Fun Money: How Much to Allocate When You Have Student Loans

By Melissa Brock · March 19, 2024 · 10 minute read

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Fun Money: How Much to Allocate When You Have Student Loans

In some popular budgets, 30% of your take-home pay goes toward the wants in life. So if you are wondering how to enjoy life when you have student loans, some of those funds can go to dining out, travel, and more. While student loans can eat up a portion of your disposable income, with smart budgeting, you can have some fun money available as you make your payments.

Read on for advice on how much money to earmark for fun when you’re focused on paying off what you borrowed for your education. Student debt, after all, is a phase of your life that you are moving through, and you can indeed find ways to live life while paying off student loans..

The Impact of Student Loan Debt

Yes, student loans can require time and effort to pay off. Many Americans are working their way through their payments. In fact, in one recent survey, the College Board found that 54% of undergraduate students at four-year institutions graduated with student loan debt. In other words, you are not alone.

Having that debt hanging over you can have an emotional impact in addition to affecting your finances. Student loan debt can result in higher levels of mental health issues; it can possibly contribute to money stress or feelings of depression.

That in turn can put strain on other aspects of life. It might, for instance, lead a borrower to delay life decisions, such as getting married or starting a family.

But having student loans on your plate can have a silver lining. That debt can encourage you to build positive financial habits as you work through your payments. You can learn how to budget efficiently. You can learn resilience and how to work through paying off debt. Consider it good practice for when you might have a car loan or a mortgage in the future.


💡 Quick Tip: Get flexible terms and competitive rates when you refinance your student loan with SoFi.

How Much Money to Allocate for Fun

As you look at your budget when paying off student loans, you might wonder, “What’s the right amount of money to allocate for fun?”

There’s no “right” or “correct” amount. Funds that you allocate toward fun (whether that means buying new clothes you don’t need, snapping up some concert tickets, or spending a long weekend at the beach) will need to work within your budget. Given that you are allocating a percentage of income toward student loans, here’s how to figure that out.

10% Rule

The 10% Rule refers to allocating 10% of your monthly income after taxes toward fun. For example, if you make $3,000 per month after taxes, you’d allocate $300 toward fun each month. You can use that amount guilt-free, whether you want to put it toward hobbies or dining out.

50/30/20 Rule

The 50/30/20 rule could also help you budget when you’re paying off student loans. Here’s how it works; you would allocate your take-home pay as follows:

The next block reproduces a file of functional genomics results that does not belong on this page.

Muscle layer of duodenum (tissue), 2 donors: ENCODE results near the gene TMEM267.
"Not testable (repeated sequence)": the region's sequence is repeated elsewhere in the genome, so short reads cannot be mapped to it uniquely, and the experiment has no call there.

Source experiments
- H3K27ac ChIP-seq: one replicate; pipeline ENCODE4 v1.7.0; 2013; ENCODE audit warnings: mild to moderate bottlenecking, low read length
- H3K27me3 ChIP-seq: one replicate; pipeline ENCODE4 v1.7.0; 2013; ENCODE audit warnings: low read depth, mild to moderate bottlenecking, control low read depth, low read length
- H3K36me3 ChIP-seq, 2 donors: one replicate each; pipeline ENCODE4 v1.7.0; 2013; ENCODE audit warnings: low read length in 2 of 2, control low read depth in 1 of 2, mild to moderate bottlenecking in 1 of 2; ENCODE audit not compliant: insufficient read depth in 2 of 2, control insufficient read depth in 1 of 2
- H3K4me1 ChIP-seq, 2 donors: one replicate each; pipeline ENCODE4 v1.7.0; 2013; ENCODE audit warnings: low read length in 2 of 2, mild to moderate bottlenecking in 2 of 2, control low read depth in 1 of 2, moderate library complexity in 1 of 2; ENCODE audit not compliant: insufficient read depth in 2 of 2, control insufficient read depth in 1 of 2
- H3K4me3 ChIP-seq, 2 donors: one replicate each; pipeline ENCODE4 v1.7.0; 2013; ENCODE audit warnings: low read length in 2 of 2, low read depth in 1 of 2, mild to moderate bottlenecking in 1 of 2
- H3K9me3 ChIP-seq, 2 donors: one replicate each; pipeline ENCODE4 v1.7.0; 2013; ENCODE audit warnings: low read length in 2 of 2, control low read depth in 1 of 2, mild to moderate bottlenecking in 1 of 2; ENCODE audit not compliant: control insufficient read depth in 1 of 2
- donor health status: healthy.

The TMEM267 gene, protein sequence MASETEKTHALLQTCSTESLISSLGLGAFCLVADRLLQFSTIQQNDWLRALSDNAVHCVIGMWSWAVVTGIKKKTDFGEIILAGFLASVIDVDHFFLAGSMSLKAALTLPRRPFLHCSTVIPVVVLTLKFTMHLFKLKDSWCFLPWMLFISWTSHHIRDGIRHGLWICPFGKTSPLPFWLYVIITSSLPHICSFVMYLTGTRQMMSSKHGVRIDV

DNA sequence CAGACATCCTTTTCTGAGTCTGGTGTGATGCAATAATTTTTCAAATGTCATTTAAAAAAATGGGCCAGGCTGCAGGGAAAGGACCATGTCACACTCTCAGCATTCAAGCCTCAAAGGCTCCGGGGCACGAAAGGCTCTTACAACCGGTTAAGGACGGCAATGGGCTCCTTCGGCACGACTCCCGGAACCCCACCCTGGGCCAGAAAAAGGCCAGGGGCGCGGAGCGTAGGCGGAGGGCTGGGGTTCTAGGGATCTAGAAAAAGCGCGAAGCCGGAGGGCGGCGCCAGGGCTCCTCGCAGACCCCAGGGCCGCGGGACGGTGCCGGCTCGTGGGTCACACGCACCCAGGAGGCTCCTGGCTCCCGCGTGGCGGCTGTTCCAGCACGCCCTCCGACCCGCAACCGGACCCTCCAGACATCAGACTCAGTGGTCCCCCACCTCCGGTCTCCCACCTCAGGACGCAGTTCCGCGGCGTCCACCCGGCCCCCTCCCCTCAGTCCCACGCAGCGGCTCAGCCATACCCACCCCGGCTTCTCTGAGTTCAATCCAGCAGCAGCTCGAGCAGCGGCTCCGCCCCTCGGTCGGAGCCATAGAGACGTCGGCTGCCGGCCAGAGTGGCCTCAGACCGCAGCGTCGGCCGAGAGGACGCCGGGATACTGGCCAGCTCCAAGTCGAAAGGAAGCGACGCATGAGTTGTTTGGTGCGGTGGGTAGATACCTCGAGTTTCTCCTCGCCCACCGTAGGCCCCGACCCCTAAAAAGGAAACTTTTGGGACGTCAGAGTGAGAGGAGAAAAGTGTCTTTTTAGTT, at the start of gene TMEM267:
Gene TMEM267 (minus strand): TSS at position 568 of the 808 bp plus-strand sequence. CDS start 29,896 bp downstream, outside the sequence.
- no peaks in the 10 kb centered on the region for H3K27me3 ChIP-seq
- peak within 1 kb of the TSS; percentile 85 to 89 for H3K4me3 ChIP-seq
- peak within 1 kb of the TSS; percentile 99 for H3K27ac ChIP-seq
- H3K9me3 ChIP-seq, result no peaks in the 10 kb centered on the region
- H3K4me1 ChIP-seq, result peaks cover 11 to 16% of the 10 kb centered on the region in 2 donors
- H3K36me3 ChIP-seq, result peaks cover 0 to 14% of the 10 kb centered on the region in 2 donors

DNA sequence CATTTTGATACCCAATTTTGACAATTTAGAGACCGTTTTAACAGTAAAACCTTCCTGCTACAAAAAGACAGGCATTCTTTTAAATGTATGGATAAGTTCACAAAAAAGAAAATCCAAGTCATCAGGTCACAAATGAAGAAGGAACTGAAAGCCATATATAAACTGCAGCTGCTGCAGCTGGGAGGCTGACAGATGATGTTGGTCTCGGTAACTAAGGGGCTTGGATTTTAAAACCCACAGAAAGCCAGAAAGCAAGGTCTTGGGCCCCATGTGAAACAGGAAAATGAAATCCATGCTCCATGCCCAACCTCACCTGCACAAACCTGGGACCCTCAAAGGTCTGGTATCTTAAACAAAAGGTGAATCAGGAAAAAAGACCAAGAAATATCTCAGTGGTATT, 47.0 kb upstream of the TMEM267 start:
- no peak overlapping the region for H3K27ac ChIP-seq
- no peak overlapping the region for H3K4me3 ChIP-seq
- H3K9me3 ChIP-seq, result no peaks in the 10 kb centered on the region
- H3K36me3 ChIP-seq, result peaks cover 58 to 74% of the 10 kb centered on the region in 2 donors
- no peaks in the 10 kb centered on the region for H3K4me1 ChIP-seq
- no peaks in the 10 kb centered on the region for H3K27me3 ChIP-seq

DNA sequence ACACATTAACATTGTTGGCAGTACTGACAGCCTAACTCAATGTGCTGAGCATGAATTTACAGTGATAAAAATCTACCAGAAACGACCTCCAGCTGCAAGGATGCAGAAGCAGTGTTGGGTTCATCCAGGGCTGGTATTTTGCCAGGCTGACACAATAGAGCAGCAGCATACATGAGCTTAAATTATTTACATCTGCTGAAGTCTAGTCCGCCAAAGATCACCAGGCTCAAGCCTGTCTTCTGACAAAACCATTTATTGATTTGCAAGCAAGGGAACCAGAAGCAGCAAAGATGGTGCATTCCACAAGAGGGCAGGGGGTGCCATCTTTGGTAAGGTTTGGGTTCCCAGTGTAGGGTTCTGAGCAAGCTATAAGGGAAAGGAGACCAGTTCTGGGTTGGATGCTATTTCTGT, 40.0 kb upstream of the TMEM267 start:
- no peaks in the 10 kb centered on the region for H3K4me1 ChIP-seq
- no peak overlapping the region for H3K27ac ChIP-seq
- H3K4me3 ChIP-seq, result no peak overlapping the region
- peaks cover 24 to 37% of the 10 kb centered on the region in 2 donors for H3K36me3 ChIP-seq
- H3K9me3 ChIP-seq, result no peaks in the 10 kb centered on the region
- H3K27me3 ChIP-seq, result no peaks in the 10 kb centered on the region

•   50% essential expenses: Essential expenses refer to the cost of housing, food (groceries, not going out to brunch with friends), healthcare, and the like, as well as minimum debt payments, such as what you owe per month for your student loans, credit card, and car loan, if you have one.

•   30% discretionary expenses: Discretionary expenses include items that aren’t as essential, including dining out (like the above-mentioned brunch), personal care (spa days, training sessions), non-essential clothes, travel expenses, etc.

•   20% for savings and additional debt payments: You can think of these as putting money toward your short- and long-term goals. They can include savings, investments, or a child’s education. Or making additional payments toward you student debt to pay it off that much faster.

70/20/10 Rule

Another type of rule, the 70/20/10 rule, may seem just like the 50/30/20 rule, which it is — just with different allocation percentages. This rule means you divide your take-home pay as follows:

•   70% goes toward needs and wants.

•   20% goes toward debt repayment and short-term savings.

•   10% goes toward investing and donations.

You would figure out how much of that 70% you can allocate for fun to make this budget work for you.

Budgeting as a Couple

If you have a partner, you will have to decide how to budget your funds. Some couples keep their money separate, while others pool their resources. You may be in a situation where one person earns more than the other, or perhaps one is still in school. One or both of you may have student debt in a marriage. It can take some discussion and experimentation with different budget systems to decide how to divide your money up to cover:

•   Essential expenses

•   Discretionary expenses

•   Goals

•   Debt payoff

•   Savings (whether for the down payment on a house, an emergency fund, or other goal).



💡 Quick Tip: It might be beneficial to look for a refinancing lender that offers extras. SoFi members, for instance, can qualify for rate discounts and have access to career services, financial advisors, networking events, and more — at no extra cost.

Choose Your Fun

Fun money should be intentional and focused. There’s no rule on how to live life while paying off student loans, so consider what would bring you joy. Would it be knowing you can go out to dinner once or twice a month? Being able to buy a new mountain bike? Becoming a member at your favorite local museum?

A quick reminder: Not that there’s anything wrong with saving for a crazy weekend in Vegas, but you don’t need to spend thousands to have fun. Don’t forget to also find low-cost fun with family and friends through free local concerts, movie nights at home, strolls through the local farmers’ market or sunset walks at a local park, potluck dinners, and similar activities. Making your own fun can be a free or cheap way to stretch your budget while paying off your student loans.

Monthly Budget Example

Here’s a quick example of a simple monthly budget. Say your take-home pay is $6,000 a month , and these are some basic expenses:

•   Mortgage: $2,000

•   Property taxes: $500

•   Credit card debt: $500

•   Food: $300

•   Car loan: $300

•   Student loans: $250

•   Transportation (gas, etc.): $100

•   Utilities: $260

•   Healthcare: $300

•   Retirement savings: $200

•   Emergency fund savings: $200

•   College savings for your child: $200

•   After-school childcare: $500

Total expenses: $5,610

If you have allocated the amounts needed in the 50/30/20 budget rule, for example, then you would subtract $5,510 from $6,000, and you have $490 left. In that case, you may consider using the difference between your expenses and your income as your fun money, as long as you’ve covered all your bases with your expenses.

Set Goals for Life Beyond Debt